By Lisa Justice
Think about your favorite piece of art. Maybe it’s a Van Gogh painting or a Beethoven symphony. Or maybe it’s something your child brought home from school that now hangs proudly on your refrigerator door.
Whatever it may be, your favorite piece of art is your favorite because it has meaning to you. But what is that meaning? Is it beautiful? Is it thoughtful or thought-provoking? Does it make a statement? Explorit wants to know.
Explorit Science Center will unveil a new exhibition next spring titled “Beautiful World: Science and Art” and we need your help. We want to know what art means to you. How do you know art when you see it?
Art has been defined numerous ways from “the lie that enables us to see the truth” (Pablo Picasso) to “what you can get away with” (Andy Warhol). But what do you consider art? What qualities represent art to you?
Does art have to be beautiful? Does it have to have a message? Does it have to demonstrate technical expertise or perfection?
Join our conversation on Facebook at www.facebook.com/explorit.fb
to share your thoughts and tell us about or post a picture of your favorite work of art. Since the experience and appreciation of art is unique for each of us, we’d love to have as many responses as possible to gather as many different ideas about art as we can.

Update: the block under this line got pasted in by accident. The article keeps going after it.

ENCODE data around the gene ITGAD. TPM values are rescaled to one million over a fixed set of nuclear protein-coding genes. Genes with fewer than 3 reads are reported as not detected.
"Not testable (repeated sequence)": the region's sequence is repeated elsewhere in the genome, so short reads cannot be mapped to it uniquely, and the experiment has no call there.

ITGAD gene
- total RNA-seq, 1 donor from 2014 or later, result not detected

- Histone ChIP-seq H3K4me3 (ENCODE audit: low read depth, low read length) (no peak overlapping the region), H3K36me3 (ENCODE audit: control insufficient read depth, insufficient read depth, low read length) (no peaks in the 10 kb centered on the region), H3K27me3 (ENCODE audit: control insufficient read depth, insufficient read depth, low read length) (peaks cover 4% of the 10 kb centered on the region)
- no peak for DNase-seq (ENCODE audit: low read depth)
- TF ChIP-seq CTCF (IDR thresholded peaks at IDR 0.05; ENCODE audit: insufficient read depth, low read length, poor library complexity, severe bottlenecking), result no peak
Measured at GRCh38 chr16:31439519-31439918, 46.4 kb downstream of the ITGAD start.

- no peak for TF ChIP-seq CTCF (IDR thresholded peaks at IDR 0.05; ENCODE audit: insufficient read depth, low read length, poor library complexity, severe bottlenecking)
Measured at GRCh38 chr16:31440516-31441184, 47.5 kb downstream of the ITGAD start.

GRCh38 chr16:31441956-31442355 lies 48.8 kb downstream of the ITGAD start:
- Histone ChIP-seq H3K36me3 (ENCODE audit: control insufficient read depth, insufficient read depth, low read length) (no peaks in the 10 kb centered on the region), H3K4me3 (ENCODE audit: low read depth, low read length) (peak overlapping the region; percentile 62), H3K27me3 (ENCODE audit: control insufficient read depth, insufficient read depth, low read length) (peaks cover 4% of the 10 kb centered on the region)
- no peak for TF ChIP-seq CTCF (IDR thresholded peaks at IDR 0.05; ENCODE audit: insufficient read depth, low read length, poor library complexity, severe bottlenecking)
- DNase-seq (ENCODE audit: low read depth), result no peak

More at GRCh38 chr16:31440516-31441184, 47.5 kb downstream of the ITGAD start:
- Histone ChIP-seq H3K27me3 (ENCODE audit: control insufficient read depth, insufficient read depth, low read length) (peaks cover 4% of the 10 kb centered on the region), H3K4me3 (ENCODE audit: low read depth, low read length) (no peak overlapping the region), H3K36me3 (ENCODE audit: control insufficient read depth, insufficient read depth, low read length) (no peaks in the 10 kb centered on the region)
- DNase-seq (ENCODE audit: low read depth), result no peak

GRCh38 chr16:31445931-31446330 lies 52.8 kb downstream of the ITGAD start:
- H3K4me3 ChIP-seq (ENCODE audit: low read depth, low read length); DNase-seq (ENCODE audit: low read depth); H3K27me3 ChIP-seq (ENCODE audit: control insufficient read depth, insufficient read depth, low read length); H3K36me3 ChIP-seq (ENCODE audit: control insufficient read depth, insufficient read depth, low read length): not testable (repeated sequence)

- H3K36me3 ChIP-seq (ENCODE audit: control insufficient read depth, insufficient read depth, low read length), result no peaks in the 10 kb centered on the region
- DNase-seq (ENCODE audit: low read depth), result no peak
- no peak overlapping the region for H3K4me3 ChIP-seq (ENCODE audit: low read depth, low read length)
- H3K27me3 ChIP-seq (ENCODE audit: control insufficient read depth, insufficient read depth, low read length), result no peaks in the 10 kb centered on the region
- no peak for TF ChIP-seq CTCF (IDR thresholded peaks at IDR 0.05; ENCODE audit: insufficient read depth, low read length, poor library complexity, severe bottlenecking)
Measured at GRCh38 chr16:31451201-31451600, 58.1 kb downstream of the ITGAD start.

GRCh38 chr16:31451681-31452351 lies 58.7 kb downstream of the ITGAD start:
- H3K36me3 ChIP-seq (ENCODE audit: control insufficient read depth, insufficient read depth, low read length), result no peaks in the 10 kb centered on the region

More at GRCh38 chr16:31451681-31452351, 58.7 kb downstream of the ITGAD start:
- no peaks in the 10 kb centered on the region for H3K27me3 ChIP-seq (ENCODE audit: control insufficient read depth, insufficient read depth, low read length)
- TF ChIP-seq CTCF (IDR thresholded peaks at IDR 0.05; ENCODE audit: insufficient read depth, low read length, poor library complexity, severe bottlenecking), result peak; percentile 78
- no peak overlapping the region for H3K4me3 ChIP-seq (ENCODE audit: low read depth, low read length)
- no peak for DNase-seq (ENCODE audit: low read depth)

If you could qualitatively measure art (this work is better than that one), what characteristics would you look for? What would you use to measure art? How do you know that one work is better than others?
Can art be a collaborative project? If so, join with us in creating our new exhibition through brainstorming meanings of art.
Tell us what you love about art, what you hate about art, what you don’t understand about art or what art means to you. And check out the comments left by others on our Facebook wall to spark inspiration. Don’t miss “Beautiful World” opening March 25 at 3141 Fifth St. in Davis.
In the meantime, check out our current exhibition, “Beyond the Table: A Look at Agriculture and You,” happening every Wednesday, Saturday and Sunday from 1 to 5 p.m. and every Friday from 3 to 6 p.m. through Feb. 24.
Explorit Science Center will take a closer look at art and what it means to people when it opens the “Beautiful World: Science and Art” exhibition next spring. But art can be found at Explorit every day: This mosaic bench out front was created by Linda Fitz Gibbon, Lucy Wright Rivers and members of the community in 2005. Courtesy photo